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The original design for the Snow Pond Center for the Arts Learning & Innovation Center in Sidney didn’t include a clock tower, but that was before a $1.8 million USDA Community Facilities Loan in May.
The USDA money allowed the organization to add some square footage and an elevator to the 6,400-square-foot two-story building. And how better to top off an elevator shaft than with a clock tower?
“To look at it, you’d never know it was an elevator shaft,” John Wiggin, executive director of Snow Pond Center for the Arts, said on Tuesday, before the building’s ribbon-cutting and dedication.
The clock, which is due to arrive in a few weeks from Electric Time Co. Inc., of Medfield, Mass., is one of the last touches remaining for the center, which is used by Snow Pond Arts Academy during the day and in the afternoon by the center’s afterschool program for kindergarten through eighth-graders from around the region.
The building, which opened a year ago, not only has classrooms, but also music practice rooms, study areas and relaxation space. It was built by Snow Pond staff at a cost of about $1 million, and designed by Mike Richman, of Custom Concepts architects, of Scarborough.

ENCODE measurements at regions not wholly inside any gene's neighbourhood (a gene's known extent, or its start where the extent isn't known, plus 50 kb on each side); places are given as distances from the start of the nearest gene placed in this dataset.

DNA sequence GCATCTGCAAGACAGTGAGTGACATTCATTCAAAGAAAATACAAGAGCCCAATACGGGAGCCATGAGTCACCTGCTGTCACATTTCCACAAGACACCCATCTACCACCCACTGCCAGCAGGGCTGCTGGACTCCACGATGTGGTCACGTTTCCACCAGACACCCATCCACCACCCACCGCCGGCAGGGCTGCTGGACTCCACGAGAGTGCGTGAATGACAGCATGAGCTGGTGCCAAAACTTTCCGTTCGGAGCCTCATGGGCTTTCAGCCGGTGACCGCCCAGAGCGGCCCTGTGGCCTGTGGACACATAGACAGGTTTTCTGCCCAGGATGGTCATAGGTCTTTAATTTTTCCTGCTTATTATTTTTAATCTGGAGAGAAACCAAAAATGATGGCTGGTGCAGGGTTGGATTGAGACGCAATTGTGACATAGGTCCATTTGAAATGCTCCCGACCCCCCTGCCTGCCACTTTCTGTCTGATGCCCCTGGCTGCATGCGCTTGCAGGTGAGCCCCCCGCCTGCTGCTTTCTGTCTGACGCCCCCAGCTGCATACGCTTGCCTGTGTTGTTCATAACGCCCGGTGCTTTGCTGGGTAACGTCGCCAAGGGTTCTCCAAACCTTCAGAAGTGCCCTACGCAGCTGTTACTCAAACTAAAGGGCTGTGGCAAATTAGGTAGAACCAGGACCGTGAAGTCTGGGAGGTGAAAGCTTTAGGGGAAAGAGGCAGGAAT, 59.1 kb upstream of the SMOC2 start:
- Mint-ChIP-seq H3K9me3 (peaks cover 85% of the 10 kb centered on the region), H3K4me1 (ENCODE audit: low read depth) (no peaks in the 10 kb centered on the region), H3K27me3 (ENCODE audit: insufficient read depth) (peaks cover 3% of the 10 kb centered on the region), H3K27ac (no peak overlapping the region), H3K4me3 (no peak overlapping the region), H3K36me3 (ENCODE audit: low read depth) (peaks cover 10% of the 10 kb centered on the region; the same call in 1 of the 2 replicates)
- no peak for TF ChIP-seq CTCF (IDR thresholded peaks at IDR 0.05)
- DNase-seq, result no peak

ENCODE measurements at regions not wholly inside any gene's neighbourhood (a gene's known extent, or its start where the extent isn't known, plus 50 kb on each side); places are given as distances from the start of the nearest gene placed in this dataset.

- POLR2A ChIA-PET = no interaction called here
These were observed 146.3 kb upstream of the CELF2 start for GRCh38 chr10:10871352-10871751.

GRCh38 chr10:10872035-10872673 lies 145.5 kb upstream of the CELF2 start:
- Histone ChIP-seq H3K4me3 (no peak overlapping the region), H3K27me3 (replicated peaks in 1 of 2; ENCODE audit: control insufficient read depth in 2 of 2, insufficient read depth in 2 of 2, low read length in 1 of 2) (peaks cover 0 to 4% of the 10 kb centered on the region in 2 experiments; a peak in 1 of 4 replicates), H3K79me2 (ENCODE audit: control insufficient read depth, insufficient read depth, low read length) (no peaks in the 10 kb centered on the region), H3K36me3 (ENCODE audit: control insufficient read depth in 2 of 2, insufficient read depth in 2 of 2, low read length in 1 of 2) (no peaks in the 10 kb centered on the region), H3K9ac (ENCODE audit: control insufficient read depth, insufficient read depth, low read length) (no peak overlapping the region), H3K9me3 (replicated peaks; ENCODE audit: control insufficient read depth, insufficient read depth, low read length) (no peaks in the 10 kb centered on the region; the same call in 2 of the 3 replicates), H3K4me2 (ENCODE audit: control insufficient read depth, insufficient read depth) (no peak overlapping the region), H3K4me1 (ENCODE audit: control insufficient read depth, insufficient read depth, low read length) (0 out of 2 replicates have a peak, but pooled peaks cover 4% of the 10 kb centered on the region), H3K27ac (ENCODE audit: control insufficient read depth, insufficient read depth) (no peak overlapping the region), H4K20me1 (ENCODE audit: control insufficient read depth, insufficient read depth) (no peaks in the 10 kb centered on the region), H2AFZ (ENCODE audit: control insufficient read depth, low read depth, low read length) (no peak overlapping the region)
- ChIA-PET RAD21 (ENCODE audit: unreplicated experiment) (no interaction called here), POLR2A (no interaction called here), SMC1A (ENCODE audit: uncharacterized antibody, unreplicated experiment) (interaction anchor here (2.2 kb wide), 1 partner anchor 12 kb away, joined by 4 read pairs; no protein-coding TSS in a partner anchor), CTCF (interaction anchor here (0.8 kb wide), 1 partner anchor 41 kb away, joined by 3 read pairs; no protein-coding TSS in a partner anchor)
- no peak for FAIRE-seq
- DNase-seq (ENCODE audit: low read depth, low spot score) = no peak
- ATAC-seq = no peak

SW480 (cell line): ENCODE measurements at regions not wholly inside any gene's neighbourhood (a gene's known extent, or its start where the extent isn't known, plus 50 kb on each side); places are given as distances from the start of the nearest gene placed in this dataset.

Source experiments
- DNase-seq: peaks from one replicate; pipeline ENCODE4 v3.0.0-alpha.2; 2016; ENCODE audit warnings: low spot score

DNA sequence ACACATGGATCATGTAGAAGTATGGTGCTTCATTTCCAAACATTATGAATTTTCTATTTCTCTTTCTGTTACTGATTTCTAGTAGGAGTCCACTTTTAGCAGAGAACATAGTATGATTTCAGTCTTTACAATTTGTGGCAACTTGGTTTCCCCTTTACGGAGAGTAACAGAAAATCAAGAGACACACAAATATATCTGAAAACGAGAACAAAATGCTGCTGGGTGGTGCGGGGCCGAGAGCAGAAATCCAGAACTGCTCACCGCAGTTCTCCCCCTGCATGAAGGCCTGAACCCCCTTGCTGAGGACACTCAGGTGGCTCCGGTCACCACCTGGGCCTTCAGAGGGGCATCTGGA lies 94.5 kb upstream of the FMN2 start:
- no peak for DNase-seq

The USDA loan, as well as a previous $130,000 grant from the USDA, will support the school’s distance learning program.
Christa Johnson, director of development for the arts center, said the technology has been added to three classrooms, and will eventually be added to all 12 classrooms.
The distance learning will allow the academy’s students to take advantage of instruction that wouldn’t otherwise be available in Maine, and is being done with support from the Manhattan School of Music, which has been involved with distance learning for 20 years, she said.
The learning center is one piece of an ambitious push for the 40-acre campus that began after Wiggin became executive director in 2010.
Wiggin’s grandfather, in 1937 started the New England Music Camp, which still operates at the site in the summer.
The nonprofit Snow Pond Center for the Arts in the past few years has added a music festival, a summer concert series, adult music camp, community music school, the after-school program and the arts academy, which opened as a charter high school two years ago.
Now the nonprofit organization is poised to become a community arts and gathering center that extends beyond Sidney, Wiggin and Johnson said Tuesday.
This year’s expanded summer concert series at the Bowl in the Pines amphitheater was the first foray into that expansion. Though upgrades to the Bowl area aren’t complete, some 1,700 people from across the country and Canada attended a September performance by Fab Four, a Beatles tribute band.
“It’s funny, the concerts are what everybody wants to talk about,” Wiggin said. “But we have a lot more going on.”
Wiggin said infrastructure renovations to make the campus usable year-round, including adding parking that will eventually accommodate nearly 1,000 cars, are big piece of the plan.
Another piece is adding two miles of four-season trails in the woods across Route 23. The organization has owned the 285 acres, but hasn’t done much with it.